Entropy provides one tool which can be used to quantify entanglement, although other entanglement measures exist.^{[8]} If the overall system is pure, the entropy of one subsystem can be used to measure its degree of entanglement with the other subsystems.
For bipartite pure states, the von Neumann entropy of reduced states is the unique measure of entanglement in the sense that it is the only function on the family of states that satisfies certain axioms required of an entanglement measure.
It is a classical result that the Shannon entropy achieves its maximum at, and only at, the uniform probability distribution {1/n,...,1/n}. Therefore, a bipartite pure state
is said to be a maximally entangled state if there exists some local bases on H such that the reduced state of ρ is the diagonal matrix
For mixed states, the reduced von Neumann entropy is not the unique entanglement measure.
As an aside, the informationtheoretic definition is closely related to entropy in the sense of statistical mechanics^{[citation needed]} (comparing the two definitions, we note that, in the present context, it is customary to set the Boltzmann constant k = 1). For example, by properties of the Borel functional calculus, we see that for any unitary operator U,
Indeed, without the above property, the von Neumann entropy would not be welldefined. In particular, U could be the time evolution operator of the system, i.e.
where H is the Hamiltonian of the system. This associates the reversibility of a process with its resulting entropy change, i.e. a process is reversible if, and only if, it leaves the entropy of the system invariant. This provides a connection between quantum information theory and thermodynamics. Rényi entropy also can be used as a measure of entanglement.
Entanglement has many applications in quantum information theory. With the aid of entanglement, otherwise impossible tasks may be achieved. Among the best known applications of entanglement are superdense coding, quantum state teleportation, information exchanges through time, and the creation of a Quantum Computer. Efforts to quantify this resource are often termed entanglement theory.^{[9]} ^{[10]} Quantum entanglement also has many different applications in the emerging technologies of quantum computing and quantum cryptography, and has been used to realize quantum teleportation experimentally^{[11]}. At the same time, it prompts some of the more philosophically oriented discussions concerning quantum theory.^{[citation needed]} The correlations predicted by quantum mechanics, and observed in experiment, reject the principle of local realism, which is that information about the state of a system can only be mediated by interactions in its immediate surroundings and that the state of a system exists and is welldefined before any measurement. Different views of what is actually occurring in the process of quantum entanglement can be related to different interpretations of quantum mechanics. In the previously standard one, the Copenhagen interpretation, quantum mechanics is neither "real" (since measurements do not state, but instead prepare properties of the system) nor "local" (since the state vector comprises the simultaneous probability amplitudes for all positions, e.g. ); the properties of entanglement are some of the many reasons why the Copenhagen Interpretation is no longer considered standard by a large proportion of the scientific community.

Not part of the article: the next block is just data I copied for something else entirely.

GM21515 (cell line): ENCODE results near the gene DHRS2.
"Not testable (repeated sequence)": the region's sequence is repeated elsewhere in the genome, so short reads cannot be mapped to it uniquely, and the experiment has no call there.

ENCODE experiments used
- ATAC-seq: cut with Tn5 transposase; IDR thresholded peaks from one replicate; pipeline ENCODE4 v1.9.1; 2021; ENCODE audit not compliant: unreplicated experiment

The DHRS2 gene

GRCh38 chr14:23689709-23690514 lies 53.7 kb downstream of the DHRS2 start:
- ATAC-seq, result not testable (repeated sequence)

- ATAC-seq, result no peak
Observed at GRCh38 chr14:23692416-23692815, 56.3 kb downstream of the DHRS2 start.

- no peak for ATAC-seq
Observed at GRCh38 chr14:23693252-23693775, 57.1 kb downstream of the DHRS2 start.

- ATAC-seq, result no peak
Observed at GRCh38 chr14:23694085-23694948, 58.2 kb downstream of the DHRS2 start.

Other uses:
A 2008 quantum physics experiment performed in Geneva, Switzerland has determined that the "speed" of the quantum nonlocal connection (what Einstein called spooky action at a distance) has a minimum lower bound of 10,000 times the speed of light. ^{[12]} However, modern quantum physics cannot expect to determine the maximum given that we do not know the sufficient causal condition of the system we are proposing.
Specific references:
General references:
Quantum entanglement is the name given to the things that a pair of particles do.
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Sometimes, two particles will act together and become a system. They behave like one object, but remain two separate objects. It is as if they now sit on the same teetertotter seesaw. No matter how long the seesaw is, even if it is one million miles long, if one end is down the other end must be up, and this happens instantly.
Even though each particle can tell what the other is doing, they do not send messages back and forth. There are no messages between the particles saying, "I'm going down, therefore, you must go up" and waiting for the particle to receive the message. Yet, the particles are always connected and can behave as one.
Quantum Entanglement is one of the concepts that led Albert Einstein to dislike the theory of Quantum Mechanics. Along with his colleagues, Boris Podolsky and Nathan Rosen, Einstein used entanglement to try to disprove quantum mechanics. Einstein called entanglement "spooky action at a distance". He tried to show that this weird effect is only a mistake in the math and in the future it will be taken care of with extra "hidden" variables. Years later, however, John Bell proved with his theorem that entanglement is real and actually happens to tiny particles.
Although one can probe a nearby particle to instantly affect its partner particle, it is impossible to control how they end up. In other words, probing the particle will influence its partner particle, but it is impossible to choose how to influence them. Therefore it is impossible to use quantum entanglement to send messages.